Ethics & Governance
Can the interest only bomb be defused?
BY

Interest only mortgages boomed in the U.S. in the 1920s.  What followed was the Great Depression.  They re-emerged Stateside in the early 2000s.  What followed was the GFC and the Great Recession.  In Australia interest only loans account for around 35% of the system's mortgages.  But Australia is different right?  Lenders may have better security.  The borrowers, though, are similar and some could face challenges when they are called to repay the principal on these loans.  In Spectrum's view, the Australian residential property market is a large debt-fueled financial bomb.   This bomb will not necessarily explode.  To diffuse the situation requires APRA to up the ante on banks de-risking and hope the market backdrop remains benign.  Else, the faint tic toc sound at present could get somewhat louder.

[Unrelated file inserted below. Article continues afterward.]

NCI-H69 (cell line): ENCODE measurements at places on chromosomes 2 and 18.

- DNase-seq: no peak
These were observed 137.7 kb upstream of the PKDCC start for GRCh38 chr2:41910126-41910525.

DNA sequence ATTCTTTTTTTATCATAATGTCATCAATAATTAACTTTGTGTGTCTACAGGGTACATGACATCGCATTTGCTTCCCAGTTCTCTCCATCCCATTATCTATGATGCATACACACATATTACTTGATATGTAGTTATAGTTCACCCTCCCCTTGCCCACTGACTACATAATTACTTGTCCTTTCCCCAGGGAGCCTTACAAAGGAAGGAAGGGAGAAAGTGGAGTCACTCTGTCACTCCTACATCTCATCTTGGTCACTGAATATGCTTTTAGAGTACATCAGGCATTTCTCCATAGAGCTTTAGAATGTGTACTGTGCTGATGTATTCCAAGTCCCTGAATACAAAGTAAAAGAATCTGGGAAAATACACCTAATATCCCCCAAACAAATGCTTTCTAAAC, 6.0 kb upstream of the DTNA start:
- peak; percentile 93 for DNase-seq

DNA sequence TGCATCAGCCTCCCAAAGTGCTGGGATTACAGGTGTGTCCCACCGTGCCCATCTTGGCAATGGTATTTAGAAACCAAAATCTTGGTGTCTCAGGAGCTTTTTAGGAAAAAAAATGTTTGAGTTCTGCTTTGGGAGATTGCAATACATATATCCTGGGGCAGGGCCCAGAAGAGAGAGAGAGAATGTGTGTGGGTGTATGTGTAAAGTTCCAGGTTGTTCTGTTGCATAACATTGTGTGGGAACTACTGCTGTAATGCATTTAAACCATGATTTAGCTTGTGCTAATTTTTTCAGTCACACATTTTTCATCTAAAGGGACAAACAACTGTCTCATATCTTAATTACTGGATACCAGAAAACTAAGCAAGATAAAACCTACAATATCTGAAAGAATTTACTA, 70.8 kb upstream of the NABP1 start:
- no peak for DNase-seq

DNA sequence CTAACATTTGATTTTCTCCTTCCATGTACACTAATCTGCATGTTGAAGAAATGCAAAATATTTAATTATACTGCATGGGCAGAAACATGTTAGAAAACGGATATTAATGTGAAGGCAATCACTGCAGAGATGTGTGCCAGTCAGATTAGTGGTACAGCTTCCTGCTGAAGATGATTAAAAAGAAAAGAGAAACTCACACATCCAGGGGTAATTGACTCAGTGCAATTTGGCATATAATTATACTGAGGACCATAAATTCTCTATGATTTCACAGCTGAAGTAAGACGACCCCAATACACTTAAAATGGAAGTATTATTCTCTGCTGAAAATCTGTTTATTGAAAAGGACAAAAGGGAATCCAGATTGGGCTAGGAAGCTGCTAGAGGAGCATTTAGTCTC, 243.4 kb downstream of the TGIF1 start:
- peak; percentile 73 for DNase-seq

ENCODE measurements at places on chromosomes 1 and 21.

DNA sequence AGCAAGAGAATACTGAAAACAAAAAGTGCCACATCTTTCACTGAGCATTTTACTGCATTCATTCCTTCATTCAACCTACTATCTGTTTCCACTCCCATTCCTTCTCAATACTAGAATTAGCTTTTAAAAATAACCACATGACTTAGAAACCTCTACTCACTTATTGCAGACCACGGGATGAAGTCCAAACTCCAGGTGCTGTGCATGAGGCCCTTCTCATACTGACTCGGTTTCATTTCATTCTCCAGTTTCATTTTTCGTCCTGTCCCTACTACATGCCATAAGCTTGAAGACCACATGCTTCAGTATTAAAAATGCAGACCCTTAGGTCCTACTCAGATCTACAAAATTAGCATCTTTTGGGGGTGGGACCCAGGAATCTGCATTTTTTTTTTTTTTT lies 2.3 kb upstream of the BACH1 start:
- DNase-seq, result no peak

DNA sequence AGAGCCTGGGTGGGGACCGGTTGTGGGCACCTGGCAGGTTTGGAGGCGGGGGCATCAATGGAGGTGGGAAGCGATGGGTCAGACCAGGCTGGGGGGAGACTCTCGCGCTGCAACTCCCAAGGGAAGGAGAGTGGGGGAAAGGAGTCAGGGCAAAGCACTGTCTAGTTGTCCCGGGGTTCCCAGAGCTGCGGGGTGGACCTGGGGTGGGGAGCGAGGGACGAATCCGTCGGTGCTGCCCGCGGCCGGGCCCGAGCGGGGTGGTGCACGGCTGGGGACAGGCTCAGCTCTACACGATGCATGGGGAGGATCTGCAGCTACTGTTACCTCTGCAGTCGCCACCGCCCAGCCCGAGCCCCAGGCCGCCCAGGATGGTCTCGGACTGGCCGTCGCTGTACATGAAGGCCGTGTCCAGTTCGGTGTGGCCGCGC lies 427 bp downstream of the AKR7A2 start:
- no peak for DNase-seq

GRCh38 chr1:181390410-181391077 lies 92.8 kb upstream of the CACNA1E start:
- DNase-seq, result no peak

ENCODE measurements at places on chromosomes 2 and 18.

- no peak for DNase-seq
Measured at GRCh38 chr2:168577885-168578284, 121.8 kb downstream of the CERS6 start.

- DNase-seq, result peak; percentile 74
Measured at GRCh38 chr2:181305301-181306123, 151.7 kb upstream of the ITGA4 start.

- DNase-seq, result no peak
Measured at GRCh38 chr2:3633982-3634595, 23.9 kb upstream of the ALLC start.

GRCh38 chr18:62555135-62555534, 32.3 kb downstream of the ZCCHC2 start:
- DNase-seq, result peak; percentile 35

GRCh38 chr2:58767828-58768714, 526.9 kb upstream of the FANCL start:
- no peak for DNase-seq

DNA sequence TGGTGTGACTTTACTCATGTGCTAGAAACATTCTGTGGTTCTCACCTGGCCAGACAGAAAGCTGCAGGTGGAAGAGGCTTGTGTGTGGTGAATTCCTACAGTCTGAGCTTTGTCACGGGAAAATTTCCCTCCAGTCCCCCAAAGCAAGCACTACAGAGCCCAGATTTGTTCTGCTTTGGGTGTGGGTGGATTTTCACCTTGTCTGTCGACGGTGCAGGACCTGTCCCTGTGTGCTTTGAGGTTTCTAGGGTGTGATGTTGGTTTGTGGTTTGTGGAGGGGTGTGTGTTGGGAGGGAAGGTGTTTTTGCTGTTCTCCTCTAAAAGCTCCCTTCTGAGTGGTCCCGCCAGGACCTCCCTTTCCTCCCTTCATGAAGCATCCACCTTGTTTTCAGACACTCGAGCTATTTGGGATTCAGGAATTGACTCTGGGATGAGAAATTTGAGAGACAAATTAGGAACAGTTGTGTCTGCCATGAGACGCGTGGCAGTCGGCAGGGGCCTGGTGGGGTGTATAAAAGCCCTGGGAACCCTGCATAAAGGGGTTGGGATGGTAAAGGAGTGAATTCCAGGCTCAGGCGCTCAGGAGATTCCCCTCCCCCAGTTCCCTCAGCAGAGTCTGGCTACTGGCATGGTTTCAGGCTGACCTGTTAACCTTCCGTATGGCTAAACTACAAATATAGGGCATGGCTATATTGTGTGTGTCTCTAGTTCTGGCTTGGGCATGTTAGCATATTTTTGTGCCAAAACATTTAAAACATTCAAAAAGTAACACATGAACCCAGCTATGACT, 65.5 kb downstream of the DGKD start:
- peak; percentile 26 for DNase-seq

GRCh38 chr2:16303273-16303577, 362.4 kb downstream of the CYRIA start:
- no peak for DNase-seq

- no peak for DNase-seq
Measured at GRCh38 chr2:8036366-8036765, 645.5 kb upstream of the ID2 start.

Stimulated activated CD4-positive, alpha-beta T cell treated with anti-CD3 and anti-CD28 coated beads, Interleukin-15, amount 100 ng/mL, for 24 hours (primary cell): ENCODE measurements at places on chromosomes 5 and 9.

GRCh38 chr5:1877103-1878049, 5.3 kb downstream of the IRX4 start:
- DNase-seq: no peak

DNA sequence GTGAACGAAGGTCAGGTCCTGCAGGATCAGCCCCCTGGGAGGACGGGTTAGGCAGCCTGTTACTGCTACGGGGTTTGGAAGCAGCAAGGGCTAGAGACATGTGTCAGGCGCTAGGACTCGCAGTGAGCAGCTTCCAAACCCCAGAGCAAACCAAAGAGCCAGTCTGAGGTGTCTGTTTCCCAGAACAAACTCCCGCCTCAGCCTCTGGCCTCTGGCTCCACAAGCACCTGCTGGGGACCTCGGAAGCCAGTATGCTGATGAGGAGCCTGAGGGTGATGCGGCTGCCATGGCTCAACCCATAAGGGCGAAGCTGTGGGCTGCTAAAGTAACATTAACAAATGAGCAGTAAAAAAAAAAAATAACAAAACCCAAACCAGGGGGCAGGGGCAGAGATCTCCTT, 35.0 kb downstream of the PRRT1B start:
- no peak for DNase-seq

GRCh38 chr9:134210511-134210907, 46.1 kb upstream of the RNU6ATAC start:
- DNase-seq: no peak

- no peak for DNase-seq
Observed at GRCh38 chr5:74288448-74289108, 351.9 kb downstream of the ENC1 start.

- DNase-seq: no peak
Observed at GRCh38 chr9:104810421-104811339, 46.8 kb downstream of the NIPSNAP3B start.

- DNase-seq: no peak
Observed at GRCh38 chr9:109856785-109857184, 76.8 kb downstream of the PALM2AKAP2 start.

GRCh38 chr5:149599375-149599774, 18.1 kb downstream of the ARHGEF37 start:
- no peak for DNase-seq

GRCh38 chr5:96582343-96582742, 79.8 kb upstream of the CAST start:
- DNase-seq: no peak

And the property party goes on

Interest only loans and those which are negatively geared are made when the borrower is confident of capital gains.  These loans are granted at low interest rates due to the lender's confidence that the risk of loss is low.   Both parties largely got it right in Australia for the best part of the last 25 years.

In finance, history influences expectations.  The more recent the event, the stronger the influence.  The longer the pattern, the greater investors' confidence of its continuation. 

The long lasting buoyant residential property market in Australia has driven, what we see as, undue confidence from borrowers, lenders and regulators in recent years.  The large use of interest only mortgages is perhaps the best indicator of blue sky group think from property market players.

In conservative banking times, a loan is supposedly only granted when you could prove no need for it.  Now it appears almost anyone in Australia can get a loan to purchase property - even if you agree you can't pay back the principal from your current cashflows.

Two factors compound our concern.  A study by ASIC found in Dec 2014 that interest only loans were larger than principle and interest loans - hence suggesting the easier the repayment terms the more that was borrowed.  It is also found the majority of interest only mortgages came via brokers.  Given our concern for the overall quality of broker-originated loans this may compound the risk.

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